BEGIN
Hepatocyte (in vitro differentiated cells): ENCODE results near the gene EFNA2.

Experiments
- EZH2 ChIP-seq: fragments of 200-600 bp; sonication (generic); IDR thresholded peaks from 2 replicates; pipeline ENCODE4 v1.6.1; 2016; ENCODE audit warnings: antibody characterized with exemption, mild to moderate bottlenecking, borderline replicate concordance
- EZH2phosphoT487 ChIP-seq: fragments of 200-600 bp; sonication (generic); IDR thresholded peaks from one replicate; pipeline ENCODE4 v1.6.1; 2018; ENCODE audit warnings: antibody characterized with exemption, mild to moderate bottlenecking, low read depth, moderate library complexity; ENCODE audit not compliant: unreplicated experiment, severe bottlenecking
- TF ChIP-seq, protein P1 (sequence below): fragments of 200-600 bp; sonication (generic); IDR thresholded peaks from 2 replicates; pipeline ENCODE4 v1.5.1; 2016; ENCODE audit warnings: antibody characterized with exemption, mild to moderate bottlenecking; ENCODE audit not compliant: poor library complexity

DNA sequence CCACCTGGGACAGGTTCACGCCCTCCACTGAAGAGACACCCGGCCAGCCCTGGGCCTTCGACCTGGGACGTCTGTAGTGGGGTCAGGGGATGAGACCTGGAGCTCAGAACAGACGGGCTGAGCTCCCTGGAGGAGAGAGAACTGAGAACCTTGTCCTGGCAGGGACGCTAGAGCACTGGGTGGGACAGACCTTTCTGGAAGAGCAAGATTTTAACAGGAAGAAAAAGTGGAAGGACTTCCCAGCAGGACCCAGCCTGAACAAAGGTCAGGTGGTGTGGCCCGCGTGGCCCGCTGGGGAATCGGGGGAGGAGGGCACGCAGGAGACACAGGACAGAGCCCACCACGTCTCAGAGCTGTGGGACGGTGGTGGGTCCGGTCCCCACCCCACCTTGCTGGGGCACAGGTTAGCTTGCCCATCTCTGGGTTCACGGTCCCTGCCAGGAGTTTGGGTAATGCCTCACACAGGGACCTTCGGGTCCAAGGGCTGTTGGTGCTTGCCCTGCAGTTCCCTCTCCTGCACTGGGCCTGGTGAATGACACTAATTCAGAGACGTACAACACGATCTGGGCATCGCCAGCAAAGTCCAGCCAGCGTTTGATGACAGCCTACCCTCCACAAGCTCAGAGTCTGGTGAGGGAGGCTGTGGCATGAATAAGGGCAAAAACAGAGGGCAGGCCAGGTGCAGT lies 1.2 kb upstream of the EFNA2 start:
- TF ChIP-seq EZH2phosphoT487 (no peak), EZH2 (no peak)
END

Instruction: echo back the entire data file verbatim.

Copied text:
Hepatocyte (in vitro differentiated cells): ENCODE results near the gene EFNA2.

Experiments
- EZH2 ChIP-seq: fragments of 200-600 bp; sonication (generic); IDR thresholded peaks from 2 replicates; pipeline ENCODE4 v1.6.1; 2016; ENCODE audit warnings: antibody characterized with exemption, mild to moderate bottlenecking, borderline replicate concordance
- EZH2phosphoT487 ChIP-seq: fragments of 200-600 bp; sonication (generic); IDR thresholded peaks from one replicate; pipeline ENCODE4 v1.6.1; 2018; ENCODE audit warnings: antibody characterized with exemption, mild to moderate bottlenecking, low read depth, moderate library complexity; ENCODE audit not compliant: unreplicated experiment, severe bottlenecking
- TF ChIP-seq, protein P1 (sequence below): fragments of 200-600 bp; sonication (generic); IDR thresholded peaks from 2 replicates; pipeline ENCODE4 v1.5.1; 2016; ENCODE audit warnings: antibody characterized with exemption, mild to moderate bottlenecking; ENCODE audit not compliant: poor library complexity

DNA sequence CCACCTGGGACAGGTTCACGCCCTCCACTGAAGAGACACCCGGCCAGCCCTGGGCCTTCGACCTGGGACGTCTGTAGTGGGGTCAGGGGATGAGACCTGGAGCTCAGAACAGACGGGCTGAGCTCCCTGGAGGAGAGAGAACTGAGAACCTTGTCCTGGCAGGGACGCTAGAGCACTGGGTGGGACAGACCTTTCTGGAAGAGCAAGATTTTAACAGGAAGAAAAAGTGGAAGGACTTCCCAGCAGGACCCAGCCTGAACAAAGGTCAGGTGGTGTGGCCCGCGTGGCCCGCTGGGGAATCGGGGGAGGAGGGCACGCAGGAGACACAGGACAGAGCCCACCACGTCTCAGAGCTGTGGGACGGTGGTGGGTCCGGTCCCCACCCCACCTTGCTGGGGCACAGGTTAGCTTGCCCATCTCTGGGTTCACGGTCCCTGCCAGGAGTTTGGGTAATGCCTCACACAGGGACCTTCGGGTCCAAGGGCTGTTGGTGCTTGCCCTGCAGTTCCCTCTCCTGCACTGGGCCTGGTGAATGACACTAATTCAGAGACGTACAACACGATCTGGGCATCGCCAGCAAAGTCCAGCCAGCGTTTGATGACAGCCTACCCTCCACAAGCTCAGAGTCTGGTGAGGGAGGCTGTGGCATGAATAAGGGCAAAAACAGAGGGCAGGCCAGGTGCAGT lies 1.2 kb upstream of the EFNA2 start:
- TF ChIP-seq EZH2phosphoT487 (no peak), EZH2 (no peak)